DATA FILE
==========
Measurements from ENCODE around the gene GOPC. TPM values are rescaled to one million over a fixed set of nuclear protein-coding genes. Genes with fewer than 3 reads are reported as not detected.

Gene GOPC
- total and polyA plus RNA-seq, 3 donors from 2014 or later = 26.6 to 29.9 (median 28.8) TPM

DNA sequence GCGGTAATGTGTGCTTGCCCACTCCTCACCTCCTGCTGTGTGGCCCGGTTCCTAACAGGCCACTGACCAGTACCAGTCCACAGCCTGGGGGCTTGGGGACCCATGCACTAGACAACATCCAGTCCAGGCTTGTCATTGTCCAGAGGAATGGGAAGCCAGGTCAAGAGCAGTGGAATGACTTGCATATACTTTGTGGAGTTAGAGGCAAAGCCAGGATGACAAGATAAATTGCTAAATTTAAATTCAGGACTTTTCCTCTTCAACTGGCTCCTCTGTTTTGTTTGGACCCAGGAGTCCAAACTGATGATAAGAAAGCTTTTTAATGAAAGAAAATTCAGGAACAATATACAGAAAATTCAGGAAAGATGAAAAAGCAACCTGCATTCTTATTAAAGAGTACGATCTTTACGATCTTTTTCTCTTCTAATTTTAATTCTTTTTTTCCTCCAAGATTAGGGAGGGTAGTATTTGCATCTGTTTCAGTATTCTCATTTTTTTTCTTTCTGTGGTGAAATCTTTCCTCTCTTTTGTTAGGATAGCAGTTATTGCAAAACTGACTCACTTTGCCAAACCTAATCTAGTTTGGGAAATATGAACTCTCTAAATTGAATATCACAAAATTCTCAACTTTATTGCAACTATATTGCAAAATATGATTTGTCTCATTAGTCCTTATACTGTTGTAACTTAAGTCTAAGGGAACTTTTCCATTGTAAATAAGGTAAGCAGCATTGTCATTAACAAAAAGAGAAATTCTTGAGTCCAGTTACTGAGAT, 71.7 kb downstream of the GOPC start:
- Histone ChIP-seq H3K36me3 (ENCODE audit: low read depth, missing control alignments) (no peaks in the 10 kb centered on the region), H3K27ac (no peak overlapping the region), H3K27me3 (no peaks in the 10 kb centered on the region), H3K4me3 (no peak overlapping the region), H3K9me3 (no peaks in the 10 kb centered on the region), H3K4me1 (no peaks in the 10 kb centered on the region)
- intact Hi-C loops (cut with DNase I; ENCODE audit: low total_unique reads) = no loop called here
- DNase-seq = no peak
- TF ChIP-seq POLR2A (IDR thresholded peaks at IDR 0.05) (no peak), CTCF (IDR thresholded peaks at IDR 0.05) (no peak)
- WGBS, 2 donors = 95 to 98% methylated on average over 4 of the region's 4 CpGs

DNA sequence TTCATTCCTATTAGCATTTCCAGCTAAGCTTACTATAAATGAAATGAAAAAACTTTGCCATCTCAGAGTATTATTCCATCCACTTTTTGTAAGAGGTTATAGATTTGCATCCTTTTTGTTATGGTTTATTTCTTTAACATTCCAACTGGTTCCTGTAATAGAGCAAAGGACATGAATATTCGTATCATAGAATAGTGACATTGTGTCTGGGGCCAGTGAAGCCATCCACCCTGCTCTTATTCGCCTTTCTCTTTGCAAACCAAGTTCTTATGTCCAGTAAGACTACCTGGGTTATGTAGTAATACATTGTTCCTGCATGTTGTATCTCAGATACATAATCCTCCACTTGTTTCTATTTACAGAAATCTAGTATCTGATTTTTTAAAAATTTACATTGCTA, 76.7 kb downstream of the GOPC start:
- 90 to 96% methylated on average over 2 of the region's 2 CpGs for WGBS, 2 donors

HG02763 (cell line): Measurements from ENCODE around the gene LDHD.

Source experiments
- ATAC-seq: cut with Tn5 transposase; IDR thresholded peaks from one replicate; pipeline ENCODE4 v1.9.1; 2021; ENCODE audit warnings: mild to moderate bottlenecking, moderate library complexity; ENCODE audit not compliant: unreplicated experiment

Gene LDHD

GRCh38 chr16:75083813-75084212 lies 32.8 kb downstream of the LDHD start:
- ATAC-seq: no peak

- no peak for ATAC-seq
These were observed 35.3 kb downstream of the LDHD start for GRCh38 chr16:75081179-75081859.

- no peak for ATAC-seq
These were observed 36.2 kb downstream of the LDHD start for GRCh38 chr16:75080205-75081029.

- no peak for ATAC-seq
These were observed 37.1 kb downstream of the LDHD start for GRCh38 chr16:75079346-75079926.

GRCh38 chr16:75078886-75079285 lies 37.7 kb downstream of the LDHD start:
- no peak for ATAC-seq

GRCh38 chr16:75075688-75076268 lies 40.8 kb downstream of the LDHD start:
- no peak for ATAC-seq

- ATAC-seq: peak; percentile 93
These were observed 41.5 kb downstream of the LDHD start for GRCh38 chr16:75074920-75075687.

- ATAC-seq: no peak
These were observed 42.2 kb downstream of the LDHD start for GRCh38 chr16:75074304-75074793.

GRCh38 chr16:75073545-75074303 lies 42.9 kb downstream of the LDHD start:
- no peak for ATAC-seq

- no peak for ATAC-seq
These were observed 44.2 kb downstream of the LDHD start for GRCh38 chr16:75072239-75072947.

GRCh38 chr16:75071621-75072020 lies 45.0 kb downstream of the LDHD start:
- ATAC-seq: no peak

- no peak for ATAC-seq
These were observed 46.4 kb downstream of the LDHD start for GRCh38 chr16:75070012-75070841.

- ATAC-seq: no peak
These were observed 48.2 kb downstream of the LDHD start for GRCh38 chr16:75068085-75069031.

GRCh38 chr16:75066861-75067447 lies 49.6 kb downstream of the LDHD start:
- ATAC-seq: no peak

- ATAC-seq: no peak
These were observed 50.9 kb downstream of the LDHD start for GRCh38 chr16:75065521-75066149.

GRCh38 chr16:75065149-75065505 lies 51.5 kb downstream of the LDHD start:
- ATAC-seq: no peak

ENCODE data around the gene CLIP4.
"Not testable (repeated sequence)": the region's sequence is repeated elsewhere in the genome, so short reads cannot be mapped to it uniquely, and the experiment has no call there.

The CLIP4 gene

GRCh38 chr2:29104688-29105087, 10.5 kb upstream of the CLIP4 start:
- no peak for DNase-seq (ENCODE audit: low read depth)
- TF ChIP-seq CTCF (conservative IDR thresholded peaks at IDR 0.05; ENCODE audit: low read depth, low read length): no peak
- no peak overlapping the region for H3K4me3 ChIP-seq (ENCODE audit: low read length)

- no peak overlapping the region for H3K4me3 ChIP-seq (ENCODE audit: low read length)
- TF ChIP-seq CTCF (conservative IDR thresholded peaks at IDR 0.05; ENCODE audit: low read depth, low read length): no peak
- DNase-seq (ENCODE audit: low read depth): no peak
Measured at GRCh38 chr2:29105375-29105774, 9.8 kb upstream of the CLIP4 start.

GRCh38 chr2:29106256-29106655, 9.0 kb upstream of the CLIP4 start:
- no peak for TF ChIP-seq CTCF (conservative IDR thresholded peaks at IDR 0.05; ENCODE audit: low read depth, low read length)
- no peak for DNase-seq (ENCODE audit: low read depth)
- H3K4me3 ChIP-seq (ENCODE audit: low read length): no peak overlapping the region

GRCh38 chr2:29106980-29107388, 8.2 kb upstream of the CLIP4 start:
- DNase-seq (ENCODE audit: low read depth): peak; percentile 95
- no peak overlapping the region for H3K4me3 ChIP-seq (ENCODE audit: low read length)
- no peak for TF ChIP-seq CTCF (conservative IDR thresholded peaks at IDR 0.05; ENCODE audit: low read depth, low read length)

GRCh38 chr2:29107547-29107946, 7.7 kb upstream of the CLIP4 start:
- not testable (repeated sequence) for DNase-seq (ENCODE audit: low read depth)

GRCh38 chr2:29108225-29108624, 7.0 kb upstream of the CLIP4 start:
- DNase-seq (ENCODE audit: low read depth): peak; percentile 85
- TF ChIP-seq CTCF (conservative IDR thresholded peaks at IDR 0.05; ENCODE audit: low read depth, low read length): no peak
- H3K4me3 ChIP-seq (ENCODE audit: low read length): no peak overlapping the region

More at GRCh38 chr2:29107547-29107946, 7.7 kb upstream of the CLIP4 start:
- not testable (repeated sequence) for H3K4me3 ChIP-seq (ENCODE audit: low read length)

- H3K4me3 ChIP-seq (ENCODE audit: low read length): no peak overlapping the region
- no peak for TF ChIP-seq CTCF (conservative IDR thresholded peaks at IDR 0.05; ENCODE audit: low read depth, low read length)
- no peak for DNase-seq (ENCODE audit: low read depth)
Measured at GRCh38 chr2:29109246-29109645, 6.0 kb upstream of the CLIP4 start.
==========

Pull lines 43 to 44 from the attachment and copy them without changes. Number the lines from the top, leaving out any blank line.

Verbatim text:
- ATAC-seq: no peak

- ATAC-seq: no peak